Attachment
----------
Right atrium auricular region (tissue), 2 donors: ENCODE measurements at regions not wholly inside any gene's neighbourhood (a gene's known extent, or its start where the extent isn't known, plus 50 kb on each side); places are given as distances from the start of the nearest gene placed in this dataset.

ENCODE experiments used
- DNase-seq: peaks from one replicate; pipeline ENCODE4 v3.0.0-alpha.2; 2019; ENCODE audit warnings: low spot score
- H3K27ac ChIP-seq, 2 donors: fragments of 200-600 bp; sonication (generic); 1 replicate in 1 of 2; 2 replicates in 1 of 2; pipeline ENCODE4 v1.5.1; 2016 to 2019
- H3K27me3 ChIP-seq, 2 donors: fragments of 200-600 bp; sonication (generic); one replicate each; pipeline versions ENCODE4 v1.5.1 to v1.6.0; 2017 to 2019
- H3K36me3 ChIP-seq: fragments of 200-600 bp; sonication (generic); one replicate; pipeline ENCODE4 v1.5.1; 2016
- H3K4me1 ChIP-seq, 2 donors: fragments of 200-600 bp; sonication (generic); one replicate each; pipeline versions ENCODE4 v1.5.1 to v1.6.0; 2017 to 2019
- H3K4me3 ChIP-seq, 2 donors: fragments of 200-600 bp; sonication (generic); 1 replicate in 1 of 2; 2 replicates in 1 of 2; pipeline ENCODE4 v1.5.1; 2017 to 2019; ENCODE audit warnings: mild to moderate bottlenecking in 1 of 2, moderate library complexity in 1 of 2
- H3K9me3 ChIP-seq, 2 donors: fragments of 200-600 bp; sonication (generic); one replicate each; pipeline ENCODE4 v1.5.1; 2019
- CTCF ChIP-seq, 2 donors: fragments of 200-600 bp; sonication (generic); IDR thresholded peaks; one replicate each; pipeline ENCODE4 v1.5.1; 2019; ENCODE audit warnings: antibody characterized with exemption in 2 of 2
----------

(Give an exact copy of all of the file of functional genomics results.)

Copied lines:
Right atrium auricular region (tissue), 2 donors: ENCODE measurements at regions not wholly inside any gene's neighbourhood (a gene's known extent, or its start where the extent isn't known, plus 50 kb on each side); places are given as distances from the start of the nearest gene placed in this dataset.

ENCODE experiments used
- DNase-seq: peaks from one replicate; pipeline ENCODE4 v3.0.0-alpha.2; 2019; ENCODE audit warnings: low spot score
- H3K27ac ChIP-seq, 2 donors: fragments of 200-600 bp; sonication (generic); 1 replicate in 1 of 2; 2 replicates in 1 of 2; pipeline ENCODE4 v1.5.1; 2016 to 2019
- H3K27me3 ChIP-seq, 2 donors: fragments of 200-600 bp; sonication (generic); one replicate each; pipeline versions ENCODE4 v1.5.1 to v1.6.0; 2017 to 2019
- H3K36me3 ChIP-seq: fragments of 200-600 bp; sonication (generic); one replicate; pipeline ENCODE4 v1.5.1; 2016
- H3K4me1 ChIP-seq, 2 donors: fragments of 200-600 bp; sonication (generic); one replicate each; pipeline versions ENCODE4 v1.5.1 to v1.6.0; 2017 to 2019
- H3K4me3 ChIP-seq, 2 donors: fragments of 200-600 bp; sonication (generic); 1 replicate in 1 of 2; 2 replicates in 1 of 2; pipeline ENCODE4 v1.5.1; 2017 to 2019; ENCODE audit warnings: mild to moderate bottlenecking in 1 of 2, moderate library complexity in 1 of 2
- H3K9me3 ChIP-seq, 2 donors: fragments of 200-600 bp; sonication (generic); one replicate each; pipeline ENCODE4 v1.5.1; 2019
- CTCF ChIP-seq, 2 donors: fragments of 200-600 bp; sonication (generic); IDR thresholded peaks; one replicate each; pipeline ENCODE4 v1.5.1; 2019; ENCODE audit warnings: antibody characterized with exemption in 2 of 2